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Apple's iPhone sales thought. Now all eyes are on what's going on



  iphone-xs-9

Apple's iPhone XS did not sell as well as analysts had expected during the holiday season.


Angela Lang / CNET

Earlier this month, Apple CEO Tim Cook gave us the bad news in broad strikes. On Tuesday we will find out how bad it was.

In a letter shared with investors on January 2, Cook would reveal revenue in the company's first quarter ending December 29, missing Apple's own forecasts by about 15 percent. He put most of the blame on an economic downturn in China. "In fact, most of our revenue loss is in our guide, and over 100 percent of our worldwide revenue decline across China across the iPhone, Mac, and iPad," he wrote.

Cook also appealed a decrease in carrier phone subsidies and higher prices abroad caused by a strong dollar. Customers have also taken advantage of Apple's $ 29 battery provider offerings that allow consumers to squeeze more out of their older iPhones. The company now sees a turnover of $ 84 billion, well below $ 89 billion for $ 94 billion, as expected in November.

Earnings warning was Apple's first for more than 15 years.

The weaker peak season – a period when most of Apple's iPhones are sold – fancied a growing belief that industry as a whole, and especially Apple, is struggling with consumer smartphone fatigue. Many people also pointed to the high price tags on Apple's latest phones. The iPhone XS ranges from $ 999 to $ 1,349 depending on storage capacity, and the XS Max with 512 GB storage costs as much as $ 1,499. In comparison, the MacBook Air starts at $ 849.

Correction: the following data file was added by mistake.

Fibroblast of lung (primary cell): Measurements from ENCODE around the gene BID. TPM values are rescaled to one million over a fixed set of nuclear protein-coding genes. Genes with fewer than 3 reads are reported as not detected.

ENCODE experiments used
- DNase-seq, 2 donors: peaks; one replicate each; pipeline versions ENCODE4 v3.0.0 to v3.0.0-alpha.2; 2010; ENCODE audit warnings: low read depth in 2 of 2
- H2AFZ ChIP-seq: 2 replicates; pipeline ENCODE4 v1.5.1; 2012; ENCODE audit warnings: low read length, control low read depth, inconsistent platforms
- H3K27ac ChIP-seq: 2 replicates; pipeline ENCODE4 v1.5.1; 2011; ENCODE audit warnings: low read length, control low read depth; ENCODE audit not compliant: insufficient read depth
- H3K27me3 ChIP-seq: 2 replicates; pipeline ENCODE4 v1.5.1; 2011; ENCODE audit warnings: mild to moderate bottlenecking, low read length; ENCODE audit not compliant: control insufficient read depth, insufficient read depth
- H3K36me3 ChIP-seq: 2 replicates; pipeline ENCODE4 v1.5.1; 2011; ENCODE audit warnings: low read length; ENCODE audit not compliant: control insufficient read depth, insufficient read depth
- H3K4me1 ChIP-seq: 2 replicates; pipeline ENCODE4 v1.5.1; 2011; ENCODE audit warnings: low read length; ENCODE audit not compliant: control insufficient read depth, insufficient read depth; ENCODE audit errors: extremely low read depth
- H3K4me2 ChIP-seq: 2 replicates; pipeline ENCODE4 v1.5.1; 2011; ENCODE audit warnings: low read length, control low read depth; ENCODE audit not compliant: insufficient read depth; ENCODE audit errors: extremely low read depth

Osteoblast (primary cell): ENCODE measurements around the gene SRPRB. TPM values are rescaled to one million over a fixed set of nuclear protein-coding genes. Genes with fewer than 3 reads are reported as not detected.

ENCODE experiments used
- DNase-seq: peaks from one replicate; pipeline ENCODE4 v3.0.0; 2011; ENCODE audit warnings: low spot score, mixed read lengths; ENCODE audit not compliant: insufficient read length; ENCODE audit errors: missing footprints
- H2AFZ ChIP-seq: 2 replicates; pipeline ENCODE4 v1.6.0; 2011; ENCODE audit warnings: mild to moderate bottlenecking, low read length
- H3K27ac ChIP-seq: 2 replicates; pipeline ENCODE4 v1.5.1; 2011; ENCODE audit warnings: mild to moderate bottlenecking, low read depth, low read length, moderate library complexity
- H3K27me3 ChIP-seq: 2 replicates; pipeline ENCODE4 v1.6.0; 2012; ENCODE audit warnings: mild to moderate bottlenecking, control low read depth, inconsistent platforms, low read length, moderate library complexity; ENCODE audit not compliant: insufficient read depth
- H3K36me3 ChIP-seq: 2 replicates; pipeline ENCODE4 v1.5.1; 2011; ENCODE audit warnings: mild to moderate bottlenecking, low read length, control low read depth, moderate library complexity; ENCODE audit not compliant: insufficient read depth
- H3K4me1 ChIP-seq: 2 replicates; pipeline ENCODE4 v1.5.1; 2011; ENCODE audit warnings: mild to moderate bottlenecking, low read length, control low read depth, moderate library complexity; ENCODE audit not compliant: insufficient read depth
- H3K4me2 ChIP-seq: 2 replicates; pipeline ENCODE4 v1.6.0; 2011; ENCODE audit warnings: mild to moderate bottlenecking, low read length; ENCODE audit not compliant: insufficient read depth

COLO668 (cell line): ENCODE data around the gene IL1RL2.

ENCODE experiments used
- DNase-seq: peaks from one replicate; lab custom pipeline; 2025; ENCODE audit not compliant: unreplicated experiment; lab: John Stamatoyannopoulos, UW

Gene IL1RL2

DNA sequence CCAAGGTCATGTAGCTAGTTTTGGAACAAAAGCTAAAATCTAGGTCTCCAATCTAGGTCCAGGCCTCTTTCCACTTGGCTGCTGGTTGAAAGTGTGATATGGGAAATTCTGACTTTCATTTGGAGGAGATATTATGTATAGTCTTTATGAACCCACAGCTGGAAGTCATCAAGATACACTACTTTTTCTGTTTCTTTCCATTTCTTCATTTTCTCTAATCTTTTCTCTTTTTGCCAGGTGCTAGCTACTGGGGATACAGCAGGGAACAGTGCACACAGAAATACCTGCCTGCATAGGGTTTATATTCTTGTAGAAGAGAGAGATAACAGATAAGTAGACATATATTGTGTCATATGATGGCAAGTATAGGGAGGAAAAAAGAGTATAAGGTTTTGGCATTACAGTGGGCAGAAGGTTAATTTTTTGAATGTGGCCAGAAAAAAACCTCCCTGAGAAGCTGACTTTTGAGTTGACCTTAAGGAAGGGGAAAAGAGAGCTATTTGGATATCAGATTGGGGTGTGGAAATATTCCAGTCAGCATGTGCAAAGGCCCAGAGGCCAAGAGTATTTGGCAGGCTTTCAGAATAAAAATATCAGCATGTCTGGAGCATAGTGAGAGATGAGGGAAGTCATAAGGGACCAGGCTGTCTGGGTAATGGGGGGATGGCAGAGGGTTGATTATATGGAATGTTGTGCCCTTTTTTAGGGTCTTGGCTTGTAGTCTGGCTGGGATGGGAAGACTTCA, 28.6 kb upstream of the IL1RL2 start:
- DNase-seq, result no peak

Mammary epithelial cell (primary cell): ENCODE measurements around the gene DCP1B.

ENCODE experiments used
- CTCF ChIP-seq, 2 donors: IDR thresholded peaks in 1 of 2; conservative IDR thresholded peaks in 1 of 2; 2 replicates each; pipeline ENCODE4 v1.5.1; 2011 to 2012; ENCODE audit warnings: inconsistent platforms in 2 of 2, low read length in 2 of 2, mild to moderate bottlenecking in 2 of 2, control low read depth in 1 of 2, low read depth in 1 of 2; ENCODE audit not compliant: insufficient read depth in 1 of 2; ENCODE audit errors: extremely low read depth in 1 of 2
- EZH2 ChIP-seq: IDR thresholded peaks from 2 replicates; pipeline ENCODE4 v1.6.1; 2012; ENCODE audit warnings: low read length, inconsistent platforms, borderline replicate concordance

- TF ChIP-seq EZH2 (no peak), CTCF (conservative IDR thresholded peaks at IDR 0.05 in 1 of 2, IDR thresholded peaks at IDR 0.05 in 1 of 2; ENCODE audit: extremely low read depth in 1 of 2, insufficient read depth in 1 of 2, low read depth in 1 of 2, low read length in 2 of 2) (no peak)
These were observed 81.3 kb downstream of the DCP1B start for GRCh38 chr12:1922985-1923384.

The company had raised a red flag in November when it said it would stop reporting how many units it sells every quarter.

On Tuesday, investors will get a more detailed picture of what is missing and why. More importantly, analysts say what Apple says during the second-quarter state conference ending March.

"The big question is how much iPhone channel inventory Apple built in Q1," Toni Sacconaghi, an analyst at Bernstein, wrote in a note to investors last week. Sacconaghi encouraged investors to listen to comments on replacement cycles for iPhone, reasons for the decline in China and the demand in other regions for the iPhone. "Our claim [is] that China seems to account for only half of the iPhone's Q1 deficit," he wrote.

UBS analyst Timothy Arcuri raised similar concerns in his investor label and wrote that he would be aware of what Apple says about iPhone stock levels, how long the company expects to be affected by demand in China, potential price reductions, and iPhone upgrade cycles.

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